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DE LEON vs. ONG (G.R. No.


February 2, 2010)

Petitioner Raymundo S. de Leon and respondent Benita Ong executed a deed
of absolute sale with assumption of mortgage over three parcels of land.
Respondent made partial payment, informed RSLAI to assume the loan,
underwent credit investigation, and undertook repairs and made
improvements on the properties. Subsequently, respondent learned that
petitioner again sold the same properties to one Leona Viloria, so she filed a
complaint for specific performance, declaration of nullity of the second sale
and damages claiming that since petitioner had previously sold the
properties to her on March 10, 1993, he no longer had the right to sell the
same to Viloria. Thus, petitioner fraudulently deprived her of the properties.
Petitioner claimed that since the transaction was subject to a condition (i.e.,
that RSLAI approve the assumption of mortgage), they only entered into a
contract to sell. Inasmuch as respondent did apply for a loan from RSLAI, the
condition did not arise. Consequently, the sale was not perfected and he
could freely dispose of the properties.
Issue: Whether or not there was double sale.
This case involves a double sale as the disputed properties were sold
validly on two separate occasions by the same seller to the two different
buyers in good faith.
Respondent was not aware of any interest in or a claim on the properties
other than the mortgage to RSLAI which she undertook to assume. Moreover,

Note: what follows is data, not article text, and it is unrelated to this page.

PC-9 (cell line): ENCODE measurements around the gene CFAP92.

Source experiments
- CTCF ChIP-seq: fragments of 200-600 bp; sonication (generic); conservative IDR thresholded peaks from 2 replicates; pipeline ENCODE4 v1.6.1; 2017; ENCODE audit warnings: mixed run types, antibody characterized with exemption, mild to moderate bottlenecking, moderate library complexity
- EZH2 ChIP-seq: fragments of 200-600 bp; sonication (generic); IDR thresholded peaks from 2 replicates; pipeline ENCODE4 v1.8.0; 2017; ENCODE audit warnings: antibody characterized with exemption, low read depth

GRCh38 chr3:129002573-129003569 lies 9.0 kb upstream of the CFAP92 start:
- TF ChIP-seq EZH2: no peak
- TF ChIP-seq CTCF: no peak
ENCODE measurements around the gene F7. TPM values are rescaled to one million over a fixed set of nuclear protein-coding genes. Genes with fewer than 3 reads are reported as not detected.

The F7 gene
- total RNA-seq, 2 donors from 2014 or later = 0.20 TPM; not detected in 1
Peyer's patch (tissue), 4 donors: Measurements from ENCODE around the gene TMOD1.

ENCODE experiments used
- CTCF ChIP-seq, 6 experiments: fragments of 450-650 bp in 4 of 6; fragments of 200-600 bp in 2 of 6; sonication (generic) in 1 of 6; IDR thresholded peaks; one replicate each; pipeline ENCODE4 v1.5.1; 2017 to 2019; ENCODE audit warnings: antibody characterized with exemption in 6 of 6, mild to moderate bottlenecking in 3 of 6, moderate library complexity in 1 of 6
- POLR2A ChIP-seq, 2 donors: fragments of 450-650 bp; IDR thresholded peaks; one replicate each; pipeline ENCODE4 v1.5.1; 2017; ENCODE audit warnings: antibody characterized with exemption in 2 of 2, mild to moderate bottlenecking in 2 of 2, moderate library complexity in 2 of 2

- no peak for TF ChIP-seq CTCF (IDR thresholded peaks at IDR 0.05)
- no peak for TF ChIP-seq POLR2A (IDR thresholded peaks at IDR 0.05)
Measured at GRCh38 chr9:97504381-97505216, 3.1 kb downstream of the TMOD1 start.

Viloria bought the properties from petitioner after the latter sold them to
respondent. Respondent was therefore a purchaser in good faith.
The rules on double sale provide that when neither buyer registered the sale
of the properties, the one who took prior possession of the properties shall
be the lawful owner thereof. In this instance, petitioner delivered the
properties to respondent when he executed the notarized deed and handed
over to respondent the keys to the properties. For this reason, respondent
took actual possession and exercised control thereof by making repairs and
improvements thereon. Clearly, the sale was perfected and consummated on

March 10, 1993. Thus, respondent became the lawful owner of the

MARTINEZ vs CA (G.R. No. 123547. May 21, 2001)


Private respondents Godofredo De la Paz and his sister Manuela entered

into an oral contract with petitioner Rev. Fr. Dante Martinez for the sale of a
parcel of lot. After full payment, private respondents executed two
documents, however, private respondents never delivered the Deed of Sale.
Private respondents sold two lots to Spouses Veneracion including the lot
previously sold to petitioner. Veneracion never took actual possession of the
lots, but all titles were given to him and registered the same in his name.
Petitioner discovered that the lot had been sold to the spouses Veneracion,
so he demanded the execution of the deed of sale from De la Paz and
informed Veneracion that he was the owner of the property as he had
previously purchased the same.
Veneracion brought an action for ejectment, while petitioner caused a notice
of lis pendens to be recorded on the title. While the ejectment case was
pending, petitioner filed a complaint for annulment of sale with damages
against the Veneracions and De la Pazes.

Issue: Whether or not private respondents Veneracion are buyers in good


NO. The requirement of the law, where title to the property is recorded is
two-fold: acquisition in good faith and recording in good faith. To be entitled